In my opinion, these little modules are terrific!  With some modification, I use them in all of my robot projects.  They are widely available from several manufacturers for between $3 and $5US.  That said, this page is not affiliated with any particular manufacturer, does not endorse or guarantee the suitability of any product for any purpose and does not offer any product for sale.  All comments, corrections and complaints should be directed to bud@budryerson.com.

29 December, 2016

IR Sensor for Obstacle Avoidance KY-032 (AD-032)

This sensor is known variously as the Keyes, KeyesIR or Keyestudio KY-032.  It is the the functional equivalent of the IrBeady IR-08H, also known as the AD-032.  The sensor uses a four pin connector, The pins are labeled: EN (Enable), out (Output), + (Power) and GND (Ground).  There are also two potentiometers on the board and one jumper (see picture).

Manufacturer's Specifications:

anotated

At the heart of the sensor is an NE555 chip configured to generate a 38kHz square wave. (The IR-08H uses an SN74LS00.)  The 38kHz signal is used to illuminate an Infra Red (IR) LED.  Light reflected from the LED is detected by a Vishay HS0038B IR receiver module (see data sheet).  The receiver module incorporates an external, optical, 950nm IR filter and an internal, electronic, 38kHz band-pass filter that make the module receptive only to IR light pulsing at that frequency.

One of the potentiometers on the board (R6) is used to fine tune the signal to exactly 38kHz. The other (R5) adjusts the duty cycle of the signal, which controls the brightness of the IR LED.

Both adjustments together effect the sensitivity or range of the device.  Proper adjustment of R6 requires an oscilloscope or a frequency counter.  Otherwise it can be left centered or as it came from the manufacturer.

The receiver module also includes an AGC (Automatic Gain Control) that will suppress a continuous signal of any frequency, including 38kHz (see excerpt from data sheet, below).  Therefore, it is absolutley necessary to use the 'EN' or 'Enable' pin for proper operation of the device.  If the Enable function is used correctly, the device will achieve its maximum sensitivity.

On most versions of this device, the Infra Red (IR) LED is already covered with a small piece of black shrink tubing; but I find that additional optical shielding is required.  A small cardboard tube commonly used as packing material will work satisfactorily, as will a variety of other materials.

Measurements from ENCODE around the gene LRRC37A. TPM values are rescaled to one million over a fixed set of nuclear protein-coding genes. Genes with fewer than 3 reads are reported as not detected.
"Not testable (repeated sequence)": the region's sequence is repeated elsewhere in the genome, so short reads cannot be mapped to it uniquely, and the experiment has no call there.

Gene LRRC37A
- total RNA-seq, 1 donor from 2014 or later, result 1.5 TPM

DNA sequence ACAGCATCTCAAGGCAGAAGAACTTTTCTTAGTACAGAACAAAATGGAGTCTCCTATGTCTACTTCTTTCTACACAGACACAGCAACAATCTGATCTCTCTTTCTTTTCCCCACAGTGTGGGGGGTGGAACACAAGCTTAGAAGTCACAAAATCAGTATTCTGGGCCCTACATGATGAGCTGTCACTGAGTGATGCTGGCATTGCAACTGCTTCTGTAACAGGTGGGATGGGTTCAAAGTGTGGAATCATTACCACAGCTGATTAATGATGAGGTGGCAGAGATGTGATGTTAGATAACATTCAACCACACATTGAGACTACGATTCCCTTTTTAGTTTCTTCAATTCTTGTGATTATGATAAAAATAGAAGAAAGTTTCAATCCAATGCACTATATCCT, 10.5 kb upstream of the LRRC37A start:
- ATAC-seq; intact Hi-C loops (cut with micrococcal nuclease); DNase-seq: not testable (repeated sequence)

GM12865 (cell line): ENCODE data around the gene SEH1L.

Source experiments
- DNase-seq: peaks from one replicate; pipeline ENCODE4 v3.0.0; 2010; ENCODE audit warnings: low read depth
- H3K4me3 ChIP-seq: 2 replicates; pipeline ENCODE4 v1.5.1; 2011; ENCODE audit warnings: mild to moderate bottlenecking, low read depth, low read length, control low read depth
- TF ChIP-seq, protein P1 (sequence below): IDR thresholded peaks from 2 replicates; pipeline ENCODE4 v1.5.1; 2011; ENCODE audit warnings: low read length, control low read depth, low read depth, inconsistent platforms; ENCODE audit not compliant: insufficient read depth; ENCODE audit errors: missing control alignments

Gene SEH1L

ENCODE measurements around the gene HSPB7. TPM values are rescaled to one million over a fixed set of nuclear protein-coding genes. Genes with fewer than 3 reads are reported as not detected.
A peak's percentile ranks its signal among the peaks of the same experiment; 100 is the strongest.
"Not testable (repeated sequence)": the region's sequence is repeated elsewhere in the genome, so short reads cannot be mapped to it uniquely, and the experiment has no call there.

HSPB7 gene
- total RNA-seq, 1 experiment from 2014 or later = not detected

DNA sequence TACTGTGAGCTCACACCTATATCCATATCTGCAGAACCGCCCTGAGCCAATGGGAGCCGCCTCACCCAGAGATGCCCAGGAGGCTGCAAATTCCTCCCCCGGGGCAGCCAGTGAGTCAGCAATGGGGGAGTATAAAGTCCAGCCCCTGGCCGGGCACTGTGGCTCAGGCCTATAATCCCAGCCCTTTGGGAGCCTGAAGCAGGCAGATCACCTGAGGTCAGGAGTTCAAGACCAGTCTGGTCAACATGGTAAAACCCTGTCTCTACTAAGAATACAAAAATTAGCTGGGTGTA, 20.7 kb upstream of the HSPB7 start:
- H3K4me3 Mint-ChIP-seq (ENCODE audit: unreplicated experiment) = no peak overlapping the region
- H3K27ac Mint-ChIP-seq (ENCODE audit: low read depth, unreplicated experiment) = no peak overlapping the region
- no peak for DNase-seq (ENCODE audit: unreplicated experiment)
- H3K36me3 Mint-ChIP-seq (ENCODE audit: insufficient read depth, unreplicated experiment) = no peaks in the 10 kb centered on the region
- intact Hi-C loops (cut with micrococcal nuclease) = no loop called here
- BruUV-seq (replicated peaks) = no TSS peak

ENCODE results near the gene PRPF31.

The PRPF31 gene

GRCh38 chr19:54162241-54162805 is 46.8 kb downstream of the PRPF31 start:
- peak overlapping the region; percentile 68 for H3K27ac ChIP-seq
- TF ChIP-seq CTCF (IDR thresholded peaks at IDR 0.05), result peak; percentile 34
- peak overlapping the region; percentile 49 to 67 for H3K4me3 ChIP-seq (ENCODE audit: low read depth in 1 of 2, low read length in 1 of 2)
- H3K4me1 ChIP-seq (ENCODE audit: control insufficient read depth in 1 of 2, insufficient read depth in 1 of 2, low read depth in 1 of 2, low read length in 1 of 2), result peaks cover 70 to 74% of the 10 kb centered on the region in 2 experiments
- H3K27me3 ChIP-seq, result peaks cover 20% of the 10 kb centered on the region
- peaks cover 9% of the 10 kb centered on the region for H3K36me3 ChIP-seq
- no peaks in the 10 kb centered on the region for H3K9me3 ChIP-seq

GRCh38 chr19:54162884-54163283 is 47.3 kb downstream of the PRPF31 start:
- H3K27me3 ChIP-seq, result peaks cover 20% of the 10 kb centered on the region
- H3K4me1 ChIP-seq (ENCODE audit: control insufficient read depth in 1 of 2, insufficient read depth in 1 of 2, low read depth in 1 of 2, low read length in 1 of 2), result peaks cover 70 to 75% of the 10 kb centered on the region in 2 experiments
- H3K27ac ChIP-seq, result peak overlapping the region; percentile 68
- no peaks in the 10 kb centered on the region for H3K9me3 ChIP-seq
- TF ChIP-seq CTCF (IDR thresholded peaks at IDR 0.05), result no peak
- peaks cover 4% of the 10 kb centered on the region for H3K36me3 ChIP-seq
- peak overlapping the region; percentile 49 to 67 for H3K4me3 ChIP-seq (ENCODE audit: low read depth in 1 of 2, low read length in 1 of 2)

When the GREEN JUMPER is installed on the board (see picture), the IR LED will flicker continuously at 38kHz.  If the Enable (EN) function will not be used, the jumper must be installed .  When the jumper is removed, pin 4 of the 555 timer is held LOW (RESET) by R3, a 22K pull-down resistor. Then, if a HIGH condition is applied to the EN pin, the reset condition will be relieved and the 555 timer will begin to oscillate. The Enable function cannot be used if the GREEN JUMPER is in place.  You must remove the jumper on the board in order to use the EN (Enable) pin.

From the HS0038BD data sheet:

These products are designed to suppress spurious output pulses due to noise or disturbance signals. Data and disturbance signals can be distinguished by the devices according to:

  1. carrier frequency,
  2. burst length and
  3. envelope duty cycle.

The data signal should be close to the band-pass center frequency of 38 kHz and fulfill the following conditions.  After each burst of 10 to 70 cycles, a minimum gap time in the data stream of 10 cycles is needed.  For bursts greater than 70 cycles, a minimum gap time in the data stream of greater than 4x the burst length is needed.  When a data signal is applied to the IR receiver in the presence of a disturbance signal, the sensitivity of the receiver is reduced to insure that no spurious pulses are present at the output.  Some examples of disturbance signals which are suppressed are:

  1. DC light (e.g. from tungsten bulb or sunlight)
  2. Continuous signals at any frequency
  3. Strongly or weakly modulated noise from fluorescent lamps with electronic ballasts.

 

Sample C++ code to strobe the IR LED with a 600µs pulse and test for a return:

digitalWrite( enablePin, HIGH);     // Enable the internal 38kHz signal.
microDelay( 210);                   // Wait 210µs (8 pulses of 38kHz).
if( digitalRead( outputPin))        // If detector Output is HIGH,
{
    objectDetect = false;           // then no object was detected;
}
else                                // but if the Output is LOW,
{
    microDelay( 395);               // wait for another 15 pulses.
    if( digitalRead( outputPin))    // If the Output is now HIGH,
    {                               // then first Read was noise
        objectDetect = false;       // and no object was detected;
    }
    else                            // but if the Output is still LOW,
    {
        objectDetect = true;        // then an object was truly detected.
    }
}
digitalWrite( enablePin, LOW);      // Disable the internal 38kHz signal.

 

This schematic of the KY-032 was created by examining the circuit board.  This is my second attempt. I cannot guarantee its accuracy.  It was drawn using the EasyEDA online electronic circuit design tool.  The values of the two capacitors are not known.

I want to thank Arik Yavilevich for his valuable contribution.  Further comments and corrections will be appreciated.

schematic

 

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